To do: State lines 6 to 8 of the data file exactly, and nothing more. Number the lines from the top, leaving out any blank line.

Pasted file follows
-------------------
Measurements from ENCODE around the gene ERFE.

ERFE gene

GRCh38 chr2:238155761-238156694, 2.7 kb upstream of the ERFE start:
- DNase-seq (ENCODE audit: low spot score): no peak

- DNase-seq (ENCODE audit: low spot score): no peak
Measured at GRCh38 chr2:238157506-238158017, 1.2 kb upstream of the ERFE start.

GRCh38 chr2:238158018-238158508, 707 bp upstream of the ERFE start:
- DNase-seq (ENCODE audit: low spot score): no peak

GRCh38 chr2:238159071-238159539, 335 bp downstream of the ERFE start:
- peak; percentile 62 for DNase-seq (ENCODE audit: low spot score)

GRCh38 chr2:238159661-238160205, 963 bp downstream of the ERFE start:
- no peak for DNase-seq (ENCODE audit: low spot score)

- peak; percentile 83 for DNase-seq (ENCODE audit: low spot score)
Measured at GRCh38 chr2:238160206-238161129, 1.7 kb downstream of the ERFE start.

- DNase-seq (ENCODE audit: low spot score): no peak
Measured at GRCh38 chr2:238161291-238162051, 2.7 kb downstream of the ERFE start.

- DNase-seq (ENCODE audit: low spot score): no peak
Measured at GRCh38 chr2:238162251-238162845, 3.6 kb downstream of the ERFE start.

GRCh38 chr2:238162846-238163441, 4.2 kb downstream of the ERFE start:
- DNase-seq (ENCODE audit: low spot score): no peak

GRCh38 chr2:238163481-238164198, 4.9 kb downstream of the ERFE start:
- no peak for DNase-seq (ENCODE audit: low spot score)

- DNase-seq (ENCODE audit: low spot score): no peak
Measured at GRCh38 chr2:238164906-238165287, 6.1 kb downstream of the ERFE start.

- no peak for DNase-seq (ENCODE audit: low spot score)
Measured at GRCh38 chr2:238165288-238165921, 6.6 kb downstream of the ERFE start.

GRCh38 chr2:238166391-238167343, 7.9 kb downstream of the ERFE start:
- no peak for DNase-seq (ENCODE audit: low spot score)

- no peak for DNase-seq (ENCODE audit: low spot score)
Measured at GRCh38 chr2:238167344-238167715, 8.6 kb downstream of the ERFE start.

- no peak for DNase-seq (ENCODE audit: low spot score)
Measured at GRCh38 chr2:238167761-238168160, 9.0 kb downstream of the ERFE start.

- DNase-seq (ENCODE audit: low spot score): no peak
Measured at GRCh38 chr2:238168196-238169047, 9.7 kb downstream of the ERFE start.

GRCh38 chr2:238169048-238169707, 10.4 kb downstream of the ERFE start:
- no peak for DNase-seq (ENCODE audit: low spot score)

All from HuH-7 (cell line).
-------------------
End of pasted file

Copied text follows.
Measured at GRCh38 chr2:238157506-238158017, 1.2 kb upstream of the ERFE start.

GRCh38 chr2:238158018-238158508, 707 bp upstream of the ERFE start:
- DNase-seq (ENCODE audit: low spot score): no peak